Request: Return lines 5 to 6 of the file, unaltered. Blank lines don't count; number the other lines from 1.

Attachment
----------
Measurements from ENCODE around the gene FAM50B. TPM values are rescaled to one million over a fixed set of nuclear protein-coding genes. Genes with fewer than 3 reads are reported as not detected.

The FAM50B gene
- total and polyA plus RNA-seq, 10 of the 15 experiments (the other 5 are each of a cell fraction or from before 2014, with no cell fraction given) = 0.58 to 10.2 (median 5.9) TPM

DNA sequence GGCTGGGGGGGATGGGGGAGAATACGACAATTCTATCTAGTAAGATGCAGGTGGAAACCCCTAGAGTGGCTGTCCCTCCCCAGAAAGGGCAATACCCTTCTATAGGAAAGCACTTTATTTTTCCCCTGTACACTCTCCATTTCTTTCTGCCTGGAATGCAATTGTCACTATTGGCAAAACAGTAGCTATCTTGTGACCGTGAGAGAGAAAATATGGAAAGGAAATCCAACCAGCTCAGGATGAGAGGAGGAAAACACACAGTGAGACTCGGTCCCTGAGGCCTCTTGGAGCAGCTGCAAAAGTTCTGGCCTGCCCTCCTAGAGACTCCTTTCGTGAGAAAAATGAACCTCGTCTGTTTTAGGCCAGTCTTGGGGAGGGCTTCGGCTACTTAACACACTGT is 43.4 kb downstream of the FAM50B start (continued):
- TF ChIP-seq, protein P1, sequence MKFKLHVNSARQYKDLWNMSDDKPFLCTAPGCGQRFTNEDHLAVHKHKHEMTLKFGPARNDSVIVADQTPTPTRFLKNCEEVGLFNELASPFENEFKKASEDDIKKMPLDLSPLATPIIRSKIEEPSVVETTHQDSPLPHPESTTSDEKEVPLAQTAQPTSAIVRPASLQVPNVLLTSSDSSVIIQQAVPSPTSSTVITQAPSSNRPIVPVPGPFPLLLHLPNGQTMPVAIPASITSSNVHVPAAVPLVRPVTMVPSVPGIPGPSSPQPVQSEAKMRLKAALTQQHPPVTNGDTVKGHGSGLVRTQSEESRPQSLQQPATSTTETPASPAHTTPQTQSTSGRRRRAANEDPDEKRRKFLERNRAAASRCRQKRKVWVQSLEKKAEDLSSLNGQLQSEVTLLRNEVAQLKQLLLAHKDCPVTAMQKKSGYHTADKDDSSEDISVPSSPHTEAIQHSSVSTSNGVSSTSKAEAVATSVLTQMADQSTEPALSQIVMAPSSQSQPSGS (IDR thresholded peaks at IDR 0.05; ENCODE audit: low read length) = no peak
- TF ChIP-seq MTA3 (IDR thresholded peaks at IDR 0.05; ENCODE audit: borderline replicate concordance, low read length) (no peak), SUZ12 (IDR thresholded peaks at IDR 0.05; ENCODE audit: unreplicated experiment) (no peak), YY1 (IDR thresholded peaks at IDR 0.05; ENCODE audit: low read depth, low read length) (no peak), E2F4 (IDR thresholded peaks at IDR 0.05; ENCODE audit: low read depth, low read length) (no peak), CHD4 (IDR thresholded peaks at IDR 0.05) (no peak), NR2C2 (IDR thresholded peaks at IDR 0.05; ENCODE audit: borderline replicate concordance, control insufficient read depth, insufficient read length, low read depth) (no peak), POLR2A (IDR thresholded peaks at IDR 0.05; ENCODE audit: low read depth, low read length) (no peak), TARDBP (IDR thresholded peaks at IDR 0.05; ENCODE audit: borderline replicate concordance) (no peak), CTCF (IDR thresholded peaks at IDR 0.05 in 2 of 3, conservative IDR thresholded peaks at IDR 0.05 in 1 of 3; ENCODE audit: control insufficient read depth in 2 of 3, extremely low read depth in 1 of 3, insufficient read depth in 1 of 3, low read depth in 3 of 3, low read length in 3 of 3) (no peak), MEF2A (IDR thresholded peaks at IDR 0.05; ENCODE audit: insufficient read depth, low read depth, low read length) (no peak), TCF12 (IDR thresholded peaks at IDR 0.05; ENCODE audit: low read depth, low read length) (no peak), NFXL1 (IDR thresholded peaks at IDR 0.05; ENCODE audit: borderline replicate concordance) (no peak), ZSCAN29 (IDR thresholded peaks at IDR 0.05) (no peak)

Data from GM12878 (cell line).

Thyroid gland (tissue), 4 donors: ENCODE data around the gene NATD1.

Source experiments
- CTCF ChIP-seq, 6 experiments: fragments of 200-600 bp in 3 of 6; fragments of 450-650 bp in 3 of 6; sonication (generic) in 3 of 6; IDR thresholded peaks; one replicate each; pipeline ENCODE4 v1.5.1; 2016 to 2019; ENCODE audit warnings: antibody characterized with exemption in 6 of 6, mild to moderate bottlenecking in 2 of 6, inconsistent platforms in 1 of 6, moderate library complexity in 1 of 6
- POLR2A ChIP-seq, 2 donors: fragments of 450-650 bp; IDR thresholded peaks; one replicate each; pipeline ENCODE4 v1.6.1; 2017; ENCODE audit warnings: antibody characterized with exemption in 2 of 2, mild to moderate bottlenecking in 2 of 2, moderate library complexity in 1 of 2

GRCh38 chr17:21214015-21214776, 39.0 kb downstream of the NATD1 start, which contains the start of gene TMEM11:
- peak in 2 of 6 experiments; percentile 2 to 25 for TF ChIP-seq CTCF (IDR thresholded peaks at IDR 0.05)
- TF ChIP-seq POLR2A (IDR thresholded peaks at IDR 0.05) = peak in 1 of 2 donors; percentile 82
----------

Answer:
- TF ChIP-seq, protein P1, sequence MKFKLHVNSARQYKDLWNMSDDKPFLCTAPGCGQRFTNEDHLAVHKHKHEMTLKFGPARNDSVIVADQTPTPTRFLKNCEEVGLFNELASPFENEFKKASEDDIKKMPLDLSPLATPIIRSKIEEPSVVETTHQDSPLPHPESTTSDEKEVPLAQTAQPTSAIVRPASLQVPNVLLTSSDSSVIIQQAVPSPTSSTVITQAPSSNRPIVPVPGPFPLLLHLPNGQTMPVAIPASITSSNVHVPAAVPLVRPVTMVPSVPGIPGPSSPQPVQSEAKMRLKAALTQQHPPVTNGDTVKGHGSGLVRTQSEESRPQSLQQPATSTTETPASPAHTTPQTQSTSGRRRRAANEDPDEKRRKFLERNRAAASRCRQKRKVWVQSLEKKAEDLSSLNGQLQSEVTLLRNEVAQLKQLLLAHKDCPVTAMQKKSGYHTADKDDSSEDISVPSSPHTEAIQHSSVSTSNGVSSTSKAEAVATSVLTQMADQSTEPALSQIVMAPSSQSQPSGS (IDR thresholded peaks at IDR 0.05; ENCODE audit: low read length) = no peak
- TF ChIP-seq MTA3 (IDR thresholded peaks at IDR 0.05; ENCODE audit: borderline replicate concordance, low read length) (no peak), SUZ12 (IDR thresholded peaks at IDR 0.05; ENCODE audit: unreplicated experiment) (no peak), YY1 (IDR thresholded peaks at IDR 0.05; ENCODE audit: low read depth, low read length) (no peak), E2F4 (IDR thresholded peaks at IDR 0.05; ENCODE audit: low read depth, low read length) (no peak), CHD4 (IDR thresholded peaks at IDR 0.05) (no peak), NR2C2 (IDR thresholded peaks at IDR 0.05; ENCODE audit: borderline replicate concordance, control insufficient read depth, insufficient read length, low read depth) (no peak), POLR2A (IDR thresholded peaks at IDR 0.05; ENCODE audit: low read depth, low read length) (no peak), TARDBP (IDR thresholded peaks at IDR 0.05; ENCODE audit: borderline replicate concordance) (no peak), CTCF (IDR thresholded peaks at IDR 0.05 in 2 of 3, conservative IDR thresholded peaks at IDR 0.05 in 1 of 3; ENCODE audit: control insufficient read depth in 2 of 3, extremely low read depth in 1 of 3, insufficient read depth in 1 of 3, low read depth in 3 of 3, low read length in 3 of 3) (no peak), MEF2A (IDR thresholded peaks at IDR 0.05; ENCODE audit: insufficient read depth, low read depth, low read length) (no peak), TCF12 (IDR thresholded peaks at IDR 0.05; ENCODE audit: low read depth, low read length) (no peak), NFXL1 (IDR thresholded peaks at IDR 0.05; ENCODE audit: borderline replicate concordance) (no peak), ZSCAN29 (IDR thresholded peaks at IDR 0.05) (no peak)